Spare a thought for the vanguards out there, those labels that care so little about selling records that they’ll happily press up an album from criminally underrated Canadian black metal/noise band Wold and call it a day. The Death of Rave has done exactly that, and run by Boomkat’s Conor Thomas, appears to give absolutely no shits whatsoever for retaining an audience of fickle trend-jumpers, instead focusing on releasing batshit-bonkers plates with the world’s weirdos in mind. Whether it’s son-of-Hellboy Delroy Edwards on an adolescent noise kick with Teenage Tapes or Gábor Lázár’s jaw-dropping EP16 we’re ready for wherever Thomas chooses to take us, and we’re not expecting it to be a pleasant ride.
Gábor Lázár – EP16
Wold – Postsocial
Delroy Edwards – Teenage Tapes
Conor Thomas, The Death of Rave: “The Death of Rave was buzzed in ’14 to release great, challenging records to appreciative ears. We had schemed to release more new vinyl from the brilliant N.M.O. and a sick 2LP collaboration by Mark Fell & Gábor Lázár, plus a vinyl reissue of The Automatics Group’s Summer Mix, but plans were thwarted by the pressing plants so you’ll have to wait a bit for them. 2015 might see the first label rave with our pals at Faktion and a few more DJ sets, otherwise we’ll be bunkered down trying to crank out all those mixes that were promised, ages ago.”
Bristol clubnight-turned-label Crazylegs celebrated their sixth year in style. Curating releases that drew from a rich slice of UK club sounds (lithe UKG, neon R’n’G, pneumatic grime), the label delivered summer anthems (TRC and Murlo’s ‘You & Me’, Tommy Rawson’s ‘In All My Days’) and grime stonkers (Gage’s ‘Telo’ and Ziro’s Trim-featuring ‘Lost’) alike. Plus, the label oversaw the return of Bloom, introduced Welsh duo ISLAND, and will close the year with the vogue-ready ‘Bad Bitch’, pairing Gage with ballroom icon Kevin JZ Prodigy. No label understood UK dance in 2014 better than Crazylegs.
Gage – ‘Telo/Shiftin’
TRC vs. Murlo – ‘You & Me’
Ziro – ‘Lost (ft. Trim)’
DJ Shandy, Crazylegs: “What worked? I guess we actually put some music out this year. Got over our vinyl hangups and released some stuff digitally, that helped keep things moving. Entered the world of video. Stopped spending so much time and money on parties. Started caring more about the music and less about what people think of it. Thank you so much Martin and the team at Rubadub for continuing to have faith!”
No dance label had a way with anthems quite like Her this year. The label had been building momentum in late 2013, but things tipped over with Miss Modular’s ‘Reflector Pack’, a glossy take on US club music that rarely failed to shift sets into a higher gear – whether played by techno artists like Perc or DJs closer to home. Not to be outdone, label boss Sudanim followed with his own trio of club favourites – ‘Floorlock’, ‘The Link’ and ‘Pleasure Flood’ – and new face Fraxxinus retooled Bmore classic ‘Knuckleheads’ for 2014 with the in-demand white label ‘All Ends’. Not be outdone, CYPHR quietly established himself as a real talent, closing the year with the airlock atmospherics of his Ekleipsis EP.
Miss Modular – ‘Reflector Pack’
Sudanim – The Link EP
Fraxinus – ‘All Ends’
Miss Modular, Her Records: “2014, for us, was about introductions. Everything we put out was by an artist that would have been mostly unknown the year prior, often even the release itself the moment the artist graduated from obscurity. We still have statements from new artists to come in 2015 but I feel like we established a strong roster this year, the foundations have been laid. Our last two releases of the year, CYPHR’s Ekleipsis EP and the Fraxinus 12″ are pretty good indicators of how we expect things to grow in 2015; the cerebral, dystopian soundscapes of the former versus the club functionality of the latter.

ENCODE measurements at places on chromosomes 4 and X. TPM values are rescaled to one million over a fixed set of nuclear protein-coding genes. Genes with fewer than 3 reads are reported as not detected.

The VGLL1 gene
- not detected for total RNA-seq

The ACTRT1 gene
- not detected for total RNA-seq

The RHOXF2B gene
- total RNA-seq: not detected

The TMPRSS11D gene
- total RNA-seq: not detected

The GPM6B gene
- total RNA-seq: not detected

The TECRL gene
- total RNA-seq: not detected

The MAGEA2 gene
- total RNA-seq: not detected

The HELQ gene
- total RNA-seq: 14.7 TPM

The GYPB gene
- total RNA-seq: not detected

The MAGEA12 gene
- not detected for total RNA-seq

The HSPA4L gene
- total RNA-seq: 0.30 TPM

“Although technically Her Records was founded in 2012 it feels like our first year in this. Thanks to everyone who came out to the shows this year, everyone who bought a record, everyone that worked and partied with us – you all know who you are.”
04. PLANET MU
Let’s be honest, you’ve probably come across Planet Mu before. They’ve been damn good for years, but there’s ammunition in the claim that 2014 has been their best (yet strangely, most understated) year so far. There’s no shouting around here, no genre rediscovery and very little hype, rather Mike Paradinas and the gang have procured some of the year’s best records, and that’s all there is to it. With a run that includes Mr. Mitch’s Parallel Memories, Ital’s Endgame, Traxman’s Da Mind of Traxman Vol.2 and Ekoplekz’s Unfidelity (among plenty of other essential plates) it’s hard to fault them. Just listen and learn.
Mr. Mitch – Parallel Memories
Ekoplekz – Unfidelity
Ital – Endgame
Mike Paradinas, Planet Mu: “Most label owners can probably relate to this, but I’ve spent most of 2014 planning and sorting out releases for 2015. We’ve already compiled seven albums and five singles for next year, plus five Record Store Day releases, all of which are very exciting. So really I can say is that 2015, which is also our 20th anniversary, will be our best year yet.
“As you can imagine 2014’s releases were mostly planned in 2013, apart from Ital and Mr. Mitch, which were both really pleasant surprises and a pleasure to release. As ever, we’ve tried to keep the quality high and plan supportive strategies for each release and try and take everything a bit more seriously than the year before, plus as ever – we continue to release music that really excites us, and hopefully curious music fans too.”
03. 1080P COLLECTION
We can’t get enough of the ever-expanding vault of treasures that is Vancouver-based tape-and-Bandcamp outlet 1080p, and luckily label boss Richard MacFarlane seems to have an endless supply of off-kilter electronic curios at his fingertips. To have been introduced to 30+ gems as diverse as LNRDCROY’s watery nostalgia, Khotin’s twinkly house, Via App’s technoid screwballery and Angel 1’s… well, there’s no easy way to describe that masterpiece, but the point is clear: we’ve been nothing but spoiled by MacFarlane’s bedroom-born label in 2014.